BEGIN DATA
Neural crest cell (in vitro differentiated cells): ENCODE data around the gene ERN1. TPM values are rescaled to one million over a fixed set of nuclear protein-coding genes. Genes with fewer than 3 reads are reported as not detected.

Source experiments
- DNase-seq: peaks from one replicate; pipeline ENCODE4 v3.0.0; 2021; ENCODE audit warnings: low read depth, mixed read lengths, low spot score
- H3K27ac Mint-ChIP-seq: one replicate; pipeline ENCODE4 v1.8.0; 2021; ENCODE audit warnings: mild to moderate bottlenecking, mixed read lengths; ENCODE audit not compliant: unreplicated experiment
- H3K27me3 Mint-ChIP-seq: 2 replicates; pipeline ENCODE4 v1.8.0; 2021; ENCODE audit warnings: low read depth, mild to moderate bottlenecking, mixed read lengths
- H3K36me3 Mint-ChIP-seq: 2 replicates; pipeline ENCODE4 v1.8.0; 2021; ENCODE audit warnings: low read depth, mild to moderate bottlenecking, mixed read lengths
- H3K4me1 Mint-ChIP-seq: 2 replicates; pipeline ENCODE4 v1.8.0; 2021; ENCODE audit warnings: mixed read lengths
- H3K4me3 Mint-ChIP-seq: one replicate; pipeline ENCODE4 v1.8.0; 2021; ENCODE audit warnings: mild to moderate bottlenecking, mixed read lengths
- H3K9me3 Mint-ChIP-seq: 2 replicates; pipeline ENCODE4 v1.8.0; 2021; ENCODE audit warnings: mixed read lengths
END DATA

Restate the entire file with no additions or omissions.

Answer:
Neural crest cell (in vitro differentiated cells): ENCODE data around the gene ERN1. TPM values are rescaled to one million over a fixed set of nuclear protein-coding genes. Genes with fewer than 3 reads are reported as not detected.

Source experiments
- DNase-seq: peaks from one replicate; pipeline ENCODE4 v3.0.0; 2021; ENCODE audit warnings: low read depth, mixed read lengths, low spot score
- H3K27ac Mint-ChIP-seq: one replicate; pipeline ENCODE4 v1.8.0; 2021; ENCODE audit warnings: mild to moderate bottlenecking, mixed read lengths; ENCODE audit not compliant: unreplicated experiment
- H3K27me3 Mint-ChIP-seq: 2 replicates; pipeline ENCODE4 v1.8.0; 2021; ENCODE audit warnings: low read depth, mild to moderate bottlenecking, mixed read lengths
- H3K36me3 Mint-ChIP-seq: 2 replicates; pipeline ENCODE4 v1.8.0; 2021; ENCODE audit warnings: low read depth, mild to moderate bottlenecking, mixed read lengths
- H3K4me1 Mint-ChIP-seq: 2 replicates; pipeline ENCODE4 v1.8.0; 2021; ENCODE audit warnings: mixed read lengths
- H3K4me3 Mint-ChIP-seq: one replicate; pipeline ENCODE4 v1.8.0; 2021; ENCODE audit warnings: mild to moderate bottlenecking, mixed read lengths
- H3K9me3 Mint-ChIP-seq: 2 replicates; pipeline ENCODE4 v1.8.0; 2021; ENCODE audit warnings: mixed read lengths